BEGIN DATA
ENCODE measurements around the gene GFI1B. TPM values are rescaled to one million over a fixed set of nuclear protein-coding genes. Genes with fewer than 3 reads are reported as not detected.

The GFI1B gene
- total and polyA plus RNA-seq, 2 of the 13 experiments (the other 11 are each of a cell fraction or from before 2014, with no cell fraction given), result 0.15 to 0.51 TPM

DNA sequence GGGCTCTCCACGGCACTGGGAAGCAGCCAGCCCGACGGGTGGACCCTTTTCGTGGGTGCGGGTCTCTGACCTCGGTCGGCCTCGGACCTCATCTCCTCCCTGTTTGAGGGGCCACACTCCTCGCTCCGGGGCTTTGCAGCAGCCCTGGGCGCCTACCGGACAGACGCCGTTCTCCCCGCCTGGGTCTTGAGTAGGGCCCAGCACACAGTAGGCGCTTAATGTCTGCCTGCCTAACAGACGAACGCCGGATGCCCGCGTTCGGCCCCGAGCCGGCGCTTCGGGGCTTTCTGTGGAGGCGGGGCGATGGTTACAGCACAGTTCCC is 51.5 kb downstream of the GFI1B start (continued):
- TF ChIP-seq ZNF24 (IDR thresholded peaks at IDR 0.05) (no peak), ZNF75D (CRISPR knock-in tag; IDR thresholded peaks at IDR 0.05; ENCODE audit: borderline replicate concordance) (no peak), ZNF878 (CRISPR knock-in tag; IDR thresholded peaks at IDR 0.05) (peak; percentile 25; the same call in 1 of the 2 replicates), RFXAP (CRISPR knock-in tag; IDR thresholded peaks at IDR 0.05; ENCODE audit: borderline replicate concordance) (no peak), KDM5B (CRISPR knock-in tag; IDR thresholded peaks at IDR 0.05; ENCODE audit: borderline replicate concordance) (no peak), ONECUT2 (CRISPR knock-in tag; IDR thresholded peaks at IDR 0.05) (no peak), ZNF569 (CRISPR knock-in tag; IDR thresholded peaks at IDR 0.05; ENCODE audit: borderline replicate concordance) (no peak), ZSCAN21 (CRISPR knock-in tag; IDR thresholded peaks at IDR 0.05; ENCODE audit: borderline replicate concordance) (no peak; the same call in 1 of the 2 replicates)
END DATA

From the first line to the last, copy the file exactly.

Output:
ENCODE measurements around the gene GFI1B. TPM values are rescaled to one million over a fixed set of nuclear protein-coding genes. Genes with fewer than 3 reads are reported as not detected.

The GFI1B gene
- total and polyA plus RNA-seq, 2 of the 13 experiments (the other 11 are each of a cell fraction or from before 2014, with no cell fraction given), result 0.15 to 0.51 TPM

DNA sequence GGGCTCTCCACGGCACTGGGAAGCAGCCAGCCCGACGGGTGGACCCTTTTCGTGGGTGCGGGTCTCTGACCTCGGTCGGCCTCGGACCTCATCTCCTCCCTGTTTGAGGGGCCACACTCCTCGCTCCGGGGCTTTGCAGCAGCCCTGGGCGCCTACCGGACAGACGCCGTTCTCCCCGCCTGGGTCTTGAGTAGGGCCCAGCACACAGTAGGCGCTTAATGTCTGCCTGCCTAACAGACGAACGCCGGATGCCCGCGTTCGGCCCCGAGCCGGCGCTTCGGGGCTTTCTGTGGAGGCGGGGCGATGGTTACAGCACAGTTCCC is 51.5 kb downstream of the GFI1B start (continued):
- TF ChIP-seq ZNF24 (IDR thresholded peaks at IDR 0.05) (no peak), ZNF75D (CRISPR knock-in tag; IDR thresholded peaks at IDR 0.05; ENCODE audit: borderline replicate concordance) (no peak), ZNF878 (CRISPR knock-in tag; IDR thresholded peaks at IDR 0.05) (peak; percentile 25; the same call in 1 of the 2 replicates), RFXAP (CRISPR knock-in tag; IDR thresholded peaks at IDR 0.05; ENCODE audit: borderline replicate concordance) (no peak), KDM5B (CRISPR knock-in tag; IDR thresholded peaks at IDR 0.05; ENCODE audit: borderline replicate concordance) (no peak), ONECUT2 (CRISPR knock-in tag; IDR thresholded peaks at IDR 0.05) (no peak), ZNF569 (CRISPR knock-in tag; IDR thresholded peaks at IDR 0.05; ENCODE audit: borderline replicate concordance) (no peak), ZSCAN21 (CRISPR knock-in tag; IDR thresholded peaks at IDR 0.05; ENCODE audit: borderline replicate concordance) (no peak; the same call in 1 of the 2 replicates)